EXPLAINER: Why are baseball teams spending so much money?

Dec 21, 2022, 5:46 PM | Updated: Dec 22, 2022, 6:27 pm
New York Yankees' Aaron Judge, center, speaks while owner Hal Steinbrenner, left, and president Ran...

New York Yankees' Aaron Judge, center, speaks while owner Hal Steinbrenner, left, and president Randy Levine look on during a baseball news conference at Yankee Stadium, Wednesday, Dec. 21, 2022, in New York. Judge has been appointed captain of the New York Yankees after agreeing to a $360 million, nine-year contract to remain in pinstripes. (AP Photo/Seth Wenig)

(AP Photo/Seth Wenig)

Aaron Judge, Carlos Correa and Trea Turner combined for almost $1 billion in contracts. Xander Bogaerts, Jacob deGrom, Dansby Swanson, Carlos Rodón, Brandon Nimmo and Willson Contreras added up to another billion.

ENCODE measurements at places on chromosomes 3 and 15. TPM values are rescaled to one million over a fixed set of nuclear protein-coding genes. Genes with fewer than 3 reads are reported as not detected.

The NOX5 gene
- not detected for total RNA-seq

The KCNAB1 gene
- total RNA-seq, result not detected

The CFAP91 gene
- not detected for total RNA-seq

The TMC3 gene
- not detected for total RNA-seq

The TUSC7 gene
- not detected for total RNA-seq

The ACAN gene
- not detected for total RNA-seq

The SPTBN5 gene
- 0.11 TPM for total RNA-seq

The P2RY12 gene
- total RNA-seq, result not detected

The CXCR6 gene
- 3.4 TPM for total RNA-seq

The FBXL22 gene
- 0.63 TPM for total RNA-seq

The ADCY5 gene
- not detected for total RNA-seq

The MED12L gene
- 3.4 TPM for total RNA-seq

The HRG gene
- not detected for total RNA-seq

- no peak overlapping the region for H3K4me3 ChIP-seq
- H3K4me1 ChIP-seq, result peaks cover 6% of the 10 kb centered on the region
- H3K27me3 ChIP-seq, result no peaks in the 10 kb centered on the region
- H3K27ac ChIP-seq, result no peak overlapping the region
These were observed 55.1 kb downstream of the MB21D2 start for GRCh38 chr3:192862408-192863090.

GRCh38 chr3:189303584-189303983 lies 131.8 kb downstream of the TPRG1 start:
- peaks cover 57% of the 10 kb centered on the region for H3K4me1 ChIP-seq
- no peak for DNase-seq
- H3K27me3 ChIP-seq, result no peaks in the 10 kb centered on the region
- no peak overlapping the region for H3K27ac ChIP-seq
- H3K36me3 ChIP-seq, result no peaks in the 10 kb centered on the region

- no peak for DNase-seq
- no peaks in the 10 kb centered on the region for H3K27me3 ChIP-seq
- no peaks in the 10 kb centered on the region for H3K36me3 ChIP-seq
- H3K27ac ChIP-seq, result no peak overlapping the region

And that’s just nine players. Just one lucrative slice of baseball’s December spending spree.

What a difference a year makes.

It has been an epic holiday season already for several teams and players — a year after Major League Baseball locked out its players in an ugly labor dispute that delayed spring training.

Judge decided to stay with the New York Yankees for baseball’s biggest free agent deal ever, a $360 million, nine-year contract. Correa has a pending $315 million, 12-year agreement to join the New York Mets, and Turner signed a $300 million, 11-year contract with Philadelphia.

Including Thursday’s transactions, big league teams have handed out almost $2.9 billion in finalized contracts to major league free agents this offseason. That dwarfs the winter spending at this point in each of the last five years.

Through Dec. 20, 2021, that number was $1.9 billion. It was $187.4 million in 2020 — when teams were coming off the abbreviated season caused by the coronavirus pandemic — $1.6 billion in 2019, $655.95 million in 2018 and $413.25 million in 2017.